Morbidly Beautiful

Your Home for Horror

Bloody Blog

Women in Horror Spotlight on Lynne Hansen: Interviews With the New Wave of Influential Female Filmmakers You Need to Know Now

It’s a long hard road to making films, and we must all start somewhere.  Most people start with a short film, and, let’s be honest, the first one is usually not very good.  Then, there’s Lynne Hansen.  She made her film “Chomp” in 2014, and it has been a complete success.

As a successful, published author, it would have been so easy for her to play it safe, but this woman took on the challenge.  She embodies the spirit of the Women in Horror Month, so I had to talk to her.


Lou Simon: Congratulations on Chomp! How many film festivals has it screened at, and how many awards it has won?

Lynn Hansen: Thanks! We’ve screened at over 70 film festivals in 12 countries and won or been nominated for over 30 awards, including Best Short Horror Film of 2015 at the Fright Meter Awards. What a wild ride!


LS: Will you continue doing the festivals, or are you having festival fatigue?

LH: I love doing festivals with Chomp, but we’ve definitely run our course. I’m keeping my eyes peeled for just the right opportunity to share it with the world.

LS: At what age were you first drawn to horror, and was there something specific you watched or read that inspired it?

LH: One of my earliest memories was watching the late, late show with my dad on one side and my big brother on the other. They taught me to love being scared. Even my first story in kindergarten was a horror story. (My stuffed animals came to life when I wasn’t around and had scary adventures.) Horror has always been part of me.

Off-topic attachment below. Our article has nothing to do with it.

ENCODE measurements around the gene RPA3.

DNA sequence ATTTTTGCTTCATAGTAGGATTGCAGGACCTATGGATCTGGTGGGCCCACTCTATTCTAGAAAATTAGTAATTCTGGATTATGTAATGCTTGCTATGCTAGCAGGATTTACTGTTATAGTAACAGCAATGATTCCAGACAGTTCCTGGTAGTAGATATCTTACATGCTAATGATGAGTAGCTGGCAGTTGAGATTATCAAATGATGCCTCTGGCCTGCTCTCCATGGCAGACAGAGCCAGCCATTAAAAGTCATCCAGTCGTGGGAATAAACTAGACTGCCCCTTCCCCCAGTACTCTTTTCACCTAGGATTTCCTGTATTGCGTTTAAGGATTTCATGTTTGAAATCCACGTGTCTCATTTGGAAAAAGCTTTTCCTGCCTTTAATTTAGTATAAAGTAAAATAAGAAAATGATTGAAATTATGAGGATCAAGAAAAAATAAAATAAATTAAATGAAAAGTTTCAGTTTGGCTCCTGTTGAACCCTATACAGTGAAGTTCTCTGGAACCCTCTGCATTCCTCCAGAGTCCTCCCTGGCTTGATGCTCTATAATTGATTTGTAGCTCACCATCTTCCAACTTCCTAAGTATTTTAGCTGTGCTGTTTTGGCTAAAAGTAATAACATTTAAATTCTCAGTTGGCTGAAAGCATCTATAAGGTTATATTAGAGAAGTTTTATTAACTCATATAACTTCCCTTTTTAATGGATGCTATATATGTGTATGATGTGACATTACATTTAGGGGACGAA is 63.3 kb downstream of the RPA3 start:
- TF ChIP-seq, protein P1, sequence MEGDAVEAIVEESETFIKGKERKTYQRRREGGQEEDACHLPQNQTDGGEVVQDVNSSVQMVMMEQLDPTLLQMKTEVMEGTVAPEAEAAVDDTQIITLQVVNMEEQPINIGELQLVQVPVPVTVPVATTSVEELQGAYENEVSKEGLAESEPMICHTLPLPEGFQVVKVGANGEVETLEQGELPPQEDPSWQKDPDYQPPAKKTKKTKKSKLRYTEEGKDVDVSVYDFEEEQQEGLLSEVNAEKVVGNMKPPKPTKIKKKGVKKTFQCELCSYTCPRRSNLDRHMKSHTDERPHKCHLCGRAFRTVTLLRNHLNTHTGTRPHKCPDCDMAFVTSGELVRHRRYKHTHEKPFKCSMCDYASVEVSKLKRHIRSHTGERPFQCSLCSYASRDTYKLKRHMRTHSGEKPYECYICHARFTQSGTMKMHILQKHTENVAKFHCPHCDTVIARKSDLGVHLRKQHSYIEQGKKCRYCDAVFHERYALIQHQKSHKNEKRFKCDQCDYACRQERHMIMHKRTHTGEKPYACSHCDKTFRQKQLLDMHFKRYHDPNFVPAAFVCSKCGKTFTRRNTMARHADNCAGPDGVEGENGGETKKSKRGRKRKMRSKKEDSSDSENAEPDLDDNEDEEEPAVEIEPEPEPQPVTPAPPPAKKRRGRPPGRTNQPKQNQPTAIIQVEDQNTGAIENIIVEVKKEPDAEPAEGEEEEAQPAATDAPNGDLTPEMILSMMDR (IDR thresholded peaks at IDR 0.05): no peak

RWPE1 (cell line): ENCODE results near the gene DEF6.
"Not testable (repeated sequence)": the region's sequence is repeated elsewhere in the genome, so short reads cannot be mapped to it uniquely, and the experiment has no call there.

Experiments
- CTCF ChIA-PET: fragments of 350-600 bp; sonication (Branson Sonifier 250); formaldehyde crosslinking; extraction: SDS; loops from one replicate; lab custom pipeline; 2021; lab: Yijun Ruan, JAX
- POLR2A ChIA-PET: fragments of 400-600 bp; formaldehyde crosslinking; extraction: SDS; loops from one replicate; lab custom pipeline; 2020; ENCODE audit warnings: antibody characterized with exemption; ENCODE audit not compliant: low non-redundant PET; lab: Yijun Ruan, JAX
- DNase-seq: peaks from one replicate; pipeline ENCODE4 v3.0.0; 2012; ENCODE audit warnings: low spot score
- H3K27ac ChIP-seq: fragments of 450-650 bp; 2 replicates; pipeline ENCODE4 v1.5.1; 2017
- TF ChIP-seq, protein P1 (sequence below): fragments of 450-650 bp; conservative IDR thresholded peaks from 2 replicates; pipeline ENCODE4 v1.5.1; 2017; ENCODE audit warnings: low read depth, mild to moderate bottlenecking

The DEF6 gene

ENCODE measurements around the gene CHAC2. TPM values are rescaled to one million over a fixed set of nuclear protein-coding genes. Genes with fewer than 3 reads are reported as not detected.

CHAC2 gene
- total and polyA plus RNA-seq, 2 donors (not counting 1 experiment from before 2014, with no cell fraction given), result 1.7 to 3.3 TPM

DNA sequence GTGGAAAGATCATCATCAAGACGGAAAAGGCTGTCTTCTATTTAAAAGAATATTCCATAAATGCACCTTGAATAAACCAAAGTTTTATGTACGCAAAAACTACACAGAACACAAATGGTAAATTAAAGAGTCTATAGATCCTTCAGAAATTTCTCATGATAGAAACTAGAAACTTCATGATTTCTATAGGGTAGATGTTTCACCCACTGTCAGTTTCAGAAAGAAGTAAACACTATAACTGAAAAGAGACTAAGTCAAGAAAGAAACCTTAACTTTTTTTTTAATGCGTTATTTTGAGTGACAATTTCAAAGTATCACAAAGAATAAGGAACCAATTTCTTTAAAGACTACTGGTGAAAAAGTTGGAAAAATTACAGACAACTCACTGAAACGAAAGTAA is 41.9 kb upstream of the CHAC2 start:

Lynne Hansen on the set of Chomp

LS: You were the published author of seven young adult novels and a thriller before you started making films. What happened that you decided to turn your creative energy to film?

LH: I’ve always been a huge indie film fan, but I never realized that making my own films was within my reach until I got to be an extra on a film set with a woman director.

In fact, I’d been actively discouraged from making my own films by some of my male filmmaker friends. It was very empowering to see a woman like me making films and kicking ass. It fulfilled a need for me creatively. As a novelist, it’s you and your computer. Film is about collaboration, about creating something that is more than the sum of its parts. I love it!

LS: The odds seem to be stacked against women filmmakers. More than anyone else I know, you are so supportive of other women filmmakers, helping other women with their projects before and on set. What do you think needs to happen for women to get the respect they deserve as filmmakers?

LH: We keep making great films. We take the high road when our contributions are minimized. And most importantly, we help other women and our supportive male allies move up. The more good people we have in positions of power, the more opportunities we’ll have to bring our amazing stories to life.

LS: What’s next for Lynne Hansen?

LH: I’m in development on my first feature, a social thriller called Cold Dead Hands, based on a novel by four-time Bram Stoker Award nominee (and my husband) Jeff Strand.

LS: Your buttons “I Make Films Like a Girl” are a huge hit.  I see them everywhere.  What brought you to starting this line of products, and where people can get them?

LH: I love seeing my buttons and shirts “out in the wild!” One of the first film festivals I ever went to, people kept asking me “What film are you in?” not “What film did you make?” It drove me crazy. So I made t-shirts to wear to events so there could be no doubt. But lots of other people wanted them—men and women—so I made buttons that I could give away to filmmakers I met. I’ve given away thousands. (Let’s face it, you can carry buttons around in your pocket a lot easier than t-shirts!)

If folks want their own t-shirts, sweatshirts, tanks, etc. they can get them here:

LS: Where can the readers find you and your work?

LH: Folks can find me at, and if they’d like to hear more positive stories about women filmmakers making a difference, they can check out Make Films Like a Girl on Facebook:

Written by Lou Simon

Related Posts

Leave a Reply

Allowed tags:  you may use these HTML tags and attributes: <a href="">, <strong>, <em>, <h1>, <h2>, <h3>
Please note:  all comments go through moderation.